Sylvia Petter is at her very best when exploring such complexities of thinking, and whilst this is not the place to engage in a discussion of a subject that has been worried to existential silence by poets, philosophers and novelists, it is worth recalling the multivalent figure of Harald Klain, whose ambiguous description of ‘victimhood’ seems to get to the heart of the novelist’s mandate:
‘These victims carried with them the real nightmares that could surface any time, any place – for it was they who would never truly understand what it was like to come back, or not, what it was like to be sent out to kill, to live a feeling of righteous power that was all-engulfing with the pull of a trigger, a gun aimed at the heart, or the pumping of a spray of bullets into a bloody garden of bodies. The real victims would never understand, and their suffering would reside in the doubt of not knowing, their hearts seeing, yet their minds incapable of understanding’.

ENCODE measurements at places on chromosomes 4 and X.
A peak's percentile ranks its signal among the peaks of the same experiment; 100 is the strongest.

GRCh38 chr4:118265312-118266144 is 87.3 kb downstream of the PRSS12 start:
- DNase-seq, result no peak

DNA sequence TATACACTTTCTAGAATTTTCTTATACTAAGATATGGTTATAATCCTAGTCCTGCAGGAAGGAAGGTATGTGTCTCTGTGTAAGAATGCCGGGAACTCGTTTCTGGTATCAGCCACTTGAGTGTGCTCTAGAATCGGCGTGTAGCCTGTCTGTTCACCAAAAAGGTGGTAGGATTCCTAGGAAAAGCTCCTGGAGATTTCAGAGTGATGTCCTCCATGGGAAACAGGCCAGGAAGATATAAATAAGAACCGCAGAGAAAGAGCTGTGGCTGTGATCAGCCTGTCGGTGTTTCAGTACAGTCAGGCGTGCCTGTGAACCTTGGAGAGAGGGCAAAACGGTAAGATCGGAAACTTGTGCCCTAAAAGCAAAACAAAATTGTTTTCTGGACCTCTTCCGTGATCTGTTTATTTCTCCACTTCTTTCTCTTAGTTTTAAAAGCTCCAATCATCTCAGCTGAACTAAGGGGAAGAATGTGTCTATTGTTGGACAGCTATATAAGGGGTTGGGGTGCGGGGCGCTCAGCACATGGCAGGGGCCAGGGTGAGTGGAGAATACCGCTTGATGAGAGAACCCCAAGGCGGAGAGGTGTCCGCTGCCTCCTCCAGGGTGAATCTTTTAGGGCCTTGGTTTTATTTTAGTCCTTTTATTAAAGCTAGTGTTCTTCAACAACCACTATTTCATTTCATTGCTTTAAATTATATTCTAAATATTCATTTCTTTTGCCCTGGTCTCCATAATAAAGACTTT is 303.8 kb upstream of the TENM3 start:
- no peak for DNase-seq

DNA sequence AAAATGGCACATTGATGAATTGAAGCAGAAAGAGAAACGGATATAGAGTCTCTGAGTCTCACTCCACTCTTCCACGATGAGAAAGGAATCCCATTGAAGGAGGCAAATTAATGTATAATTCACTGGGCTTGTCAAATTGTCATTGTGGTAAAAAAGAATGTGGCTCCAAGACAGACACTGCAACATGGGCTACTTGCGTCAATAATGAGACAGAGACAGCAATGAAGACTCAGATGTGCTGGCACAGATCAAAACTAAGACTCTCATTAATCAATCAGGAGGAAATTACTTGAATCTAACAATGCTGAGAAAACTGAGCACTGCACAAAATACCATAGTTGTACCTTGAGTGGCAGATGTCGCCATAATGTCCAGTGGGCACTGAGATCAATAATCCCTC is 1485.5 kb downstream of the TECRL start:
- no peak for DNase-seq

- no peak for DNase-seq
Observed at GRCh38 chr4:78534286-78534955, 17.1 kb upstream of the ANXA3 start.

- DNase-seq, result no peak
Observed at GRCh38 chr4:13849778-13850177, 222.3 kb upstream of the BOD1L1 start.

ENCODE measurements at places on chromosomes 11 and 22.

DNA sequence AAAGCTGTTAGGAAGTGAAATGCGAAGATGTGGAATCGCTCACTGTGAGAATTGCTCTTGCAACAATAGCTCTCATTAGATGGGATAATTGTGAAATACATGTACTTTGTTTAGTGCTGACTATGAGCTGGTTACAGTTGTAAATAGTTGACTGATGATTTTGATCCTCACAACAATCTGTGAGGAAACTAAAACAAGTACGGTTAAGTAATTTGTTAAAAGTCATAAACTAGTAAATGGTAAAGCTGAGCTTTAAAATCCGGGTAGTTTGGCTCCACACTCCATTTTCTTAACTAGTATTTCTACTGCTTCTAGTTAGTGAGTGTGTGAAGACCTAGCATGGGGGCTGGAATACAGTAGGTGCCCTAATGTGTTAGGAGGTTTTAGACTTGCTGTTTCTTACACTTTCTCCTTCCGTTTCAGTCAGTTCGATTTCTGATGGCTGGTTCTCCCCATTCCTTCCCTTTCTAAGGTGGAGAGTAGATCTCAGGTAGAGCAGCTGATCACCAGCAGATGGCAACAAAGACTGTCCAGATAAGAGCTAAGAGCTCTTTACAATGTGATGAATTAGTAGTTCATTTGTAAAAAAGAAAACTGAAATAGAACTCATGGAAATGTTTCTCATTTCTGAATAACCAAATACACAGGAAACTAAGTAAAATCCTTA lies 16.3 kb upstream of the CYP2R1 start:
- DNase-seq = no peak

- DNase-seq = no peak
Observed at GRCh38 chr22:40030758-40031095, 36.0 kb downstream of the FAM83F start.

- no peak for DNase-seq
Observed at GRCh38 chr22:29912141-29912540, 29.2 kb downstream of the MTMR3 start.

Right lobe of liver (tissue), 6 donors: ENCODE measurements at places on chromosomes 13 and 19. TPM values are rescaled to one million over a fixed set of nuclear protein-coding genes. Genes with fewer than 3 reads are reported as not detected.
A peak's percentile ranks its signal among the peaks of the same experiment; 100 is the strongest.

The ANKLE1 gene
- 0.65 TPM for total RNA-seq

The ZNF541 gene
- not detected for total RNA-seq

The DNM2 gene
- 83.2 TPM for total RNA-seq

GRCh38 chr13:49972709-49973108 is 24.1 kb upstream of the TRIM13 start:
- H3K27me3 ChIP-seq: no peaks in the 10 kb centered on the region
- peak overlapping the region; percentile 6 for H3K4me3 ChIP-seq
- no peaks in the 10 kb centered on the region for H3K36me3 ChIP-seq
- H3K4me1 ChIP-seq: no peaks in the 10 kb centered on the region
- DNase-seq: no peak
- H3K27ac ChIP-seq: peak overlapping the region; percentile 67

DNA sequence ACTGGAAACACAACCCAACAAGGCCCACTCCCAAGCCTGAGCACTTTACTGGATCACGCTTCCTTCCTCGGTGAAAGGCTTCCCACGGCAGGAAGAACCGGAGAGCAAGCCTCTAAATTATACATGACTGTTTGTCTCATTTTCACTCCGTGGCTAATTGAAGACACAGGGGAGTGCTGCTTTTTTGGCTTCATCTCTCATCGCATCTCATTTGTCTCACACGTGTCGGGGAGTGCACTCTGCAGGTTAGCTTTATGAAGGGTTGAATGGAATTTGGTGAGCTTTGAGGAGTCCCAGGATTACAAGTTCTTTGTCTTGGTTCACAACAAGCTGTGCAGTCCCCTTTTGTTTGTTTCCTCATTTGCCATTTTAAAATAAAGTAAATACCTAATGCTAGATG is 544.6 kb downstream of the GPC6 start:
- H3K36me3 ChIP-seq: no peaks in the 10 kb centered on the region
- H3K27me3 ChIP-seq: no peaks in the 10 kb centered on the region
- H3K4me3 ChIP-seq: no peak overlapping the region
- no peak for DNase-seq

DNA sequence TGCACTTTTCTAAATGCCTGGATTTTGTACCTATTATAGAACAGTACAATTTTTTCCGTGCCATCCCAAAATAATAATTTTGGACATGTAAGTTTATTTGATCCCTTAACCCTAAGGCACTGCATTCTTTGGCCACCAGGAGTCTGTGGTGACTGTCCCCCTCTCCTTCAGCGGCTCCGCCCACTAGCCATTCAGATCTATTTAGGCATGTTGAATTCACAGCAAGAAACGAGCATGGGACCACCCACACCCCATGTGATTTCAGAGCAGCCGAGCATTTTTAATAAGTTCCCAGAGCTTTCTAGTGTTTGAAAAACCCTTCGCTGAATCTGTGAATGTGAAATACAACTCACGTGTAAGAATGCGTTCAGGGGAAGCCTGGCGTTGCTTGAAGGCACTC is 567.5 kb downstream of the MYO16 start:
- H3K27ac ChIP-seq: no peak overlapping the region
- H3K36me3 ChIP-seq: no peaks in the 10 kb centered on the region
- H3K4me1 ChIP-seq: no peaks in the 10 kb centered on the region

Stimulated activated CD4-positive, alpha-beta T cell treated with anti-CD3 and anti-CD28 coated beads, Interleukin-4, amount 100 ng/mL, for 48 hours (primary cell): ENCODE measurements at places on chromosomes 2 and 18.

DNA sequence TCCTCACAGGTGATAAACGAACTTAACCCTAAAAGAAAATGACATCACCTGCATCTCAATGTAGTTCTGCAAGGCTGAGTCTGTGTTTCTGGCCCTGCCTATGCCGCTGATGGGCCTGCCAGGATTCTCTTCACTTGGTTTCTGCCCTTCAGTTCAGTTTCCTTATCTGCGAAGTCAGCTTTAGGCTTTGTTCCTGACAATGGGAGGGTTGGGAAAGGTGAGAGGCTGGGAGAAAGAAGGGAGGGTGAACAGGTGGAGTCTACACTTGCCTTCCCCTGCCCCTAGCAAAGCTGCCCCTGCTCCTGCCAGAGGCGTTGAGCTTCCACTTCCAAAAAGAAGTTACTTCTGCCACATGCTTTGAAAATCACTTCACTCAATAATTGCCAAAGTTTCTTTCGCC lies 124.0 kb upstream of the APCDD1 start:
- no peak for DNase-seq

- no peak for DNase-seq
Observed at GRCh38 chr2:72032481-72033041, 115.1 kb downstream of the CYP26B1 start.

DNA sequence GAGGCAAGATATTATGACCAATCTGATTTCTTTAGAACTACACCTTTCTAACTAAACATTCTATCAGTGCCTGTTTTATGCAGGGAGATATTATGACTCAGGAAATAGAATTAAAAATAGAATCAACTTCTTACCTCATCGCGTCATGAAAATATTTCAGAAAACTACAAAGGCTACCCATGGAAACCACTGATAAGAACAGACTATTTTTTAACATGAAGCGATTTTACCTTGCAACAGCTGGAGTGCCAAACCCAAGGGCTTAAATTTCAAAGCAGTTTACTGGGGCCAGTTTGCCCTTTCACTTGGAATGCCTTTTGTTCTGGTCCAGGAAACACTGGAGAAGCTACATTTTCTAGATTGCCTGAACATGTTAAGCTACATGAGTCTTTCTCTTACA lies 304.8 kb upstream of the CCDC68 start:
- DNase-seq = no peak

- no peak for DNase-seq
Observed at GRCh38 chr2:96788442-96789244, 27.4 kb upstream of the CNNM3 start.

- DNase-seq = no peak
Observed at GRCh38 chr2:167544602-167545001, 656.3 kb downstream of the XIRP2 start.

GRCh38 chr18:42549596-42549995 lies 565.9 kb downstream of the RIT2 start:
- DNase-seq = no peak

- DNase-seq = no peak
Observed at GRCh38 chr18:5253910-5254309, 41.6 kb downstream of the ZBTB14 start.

Arthur Koestler could not have put it better. All the Beautiful Liars
will remain current so long as memory and truth conflict.
All the Beautiful Liars
is published by Lightning Books.
More information here: https://www.eye-books.com/books/all-the-beautiful-liars